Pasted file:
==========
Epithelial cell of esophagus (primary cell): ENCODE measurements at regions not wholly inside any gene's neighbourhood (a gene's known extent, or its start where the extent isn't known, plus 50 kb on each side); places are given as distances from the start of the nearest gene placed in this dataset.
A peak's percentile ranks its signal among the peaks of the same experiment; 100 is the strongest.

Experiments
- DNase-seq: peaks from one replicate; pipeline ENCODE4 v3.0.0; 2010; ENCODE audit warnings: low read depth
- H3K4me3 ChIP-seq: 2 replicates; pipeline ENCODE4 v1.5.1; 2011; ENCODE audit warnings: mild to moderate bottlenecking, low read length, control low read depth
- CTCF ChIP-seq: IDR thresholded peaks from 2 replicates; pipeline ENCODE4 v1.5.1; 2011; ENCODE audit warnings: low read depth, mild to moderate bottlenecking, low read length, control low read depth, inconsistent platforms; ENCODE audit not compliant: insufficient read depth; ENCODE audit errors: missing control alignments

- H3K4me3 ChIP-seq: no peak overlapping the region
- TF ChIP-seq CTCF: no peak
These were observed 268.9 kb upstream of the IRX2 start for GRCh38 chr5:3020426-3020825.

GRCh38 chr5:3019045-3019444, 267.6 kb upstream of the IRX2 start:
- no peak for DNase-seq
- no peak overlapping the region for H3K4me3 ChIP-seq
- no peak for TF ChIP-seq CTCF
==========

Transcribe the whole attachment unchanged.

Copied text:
Epithelial cell of esophagus (primary cell): ENCODE measurements at regions not wholly inside any gene's neighbourhood (a gene's known extent, or its start where the extent isn't known, plus 50 kb on each side); places are given as distances from the start of the nearest gene placed in this dataset.
A peak's percentile ranks its signal among the peaks of the same experiment; 100 is the strongest.

Experiments
- DNase-seq: peaks from one replicate; pipeline ENCODE4 v3.0.0; 2010; ENCODE audit warnings: low read depth
- H3K4me3 ChIP-seq: 2 replicates; pipeline ENCODE4 v1.5.1; 2011; ENCODE audit warnings: mild to moderate bottlenecking, low read length, control low read depth
- CTCF ChIP-seq: IDR thresholded peaks from 2 replicates; pipeline ENCODE4 v1.5.1; 2011; ENCODE audit warnings: low read depth, mild to moderate bottlenecking, low read length, control low read depth, inconsistent platforms; ENCODE audit not compliant: insufficient read depth; ENCODE audit errors: missing control alignments

- H3K4me3 ChIP-seq: no peak overlapping the region
- TF ChIP-seq CTCF: no peak
These were observed 268.9 kb upstream of the IRX2 start for GRCh38 chr5:3020426-3020825.

GRCh38 chr5:3019045-3019444, 267.6 kb upstream of the IRX2 start:
- no peak for DNase-seq
- no peak overlapping the region for H3K4me3 ChIP-seq
- no peak for TF ChIP-seq CTCF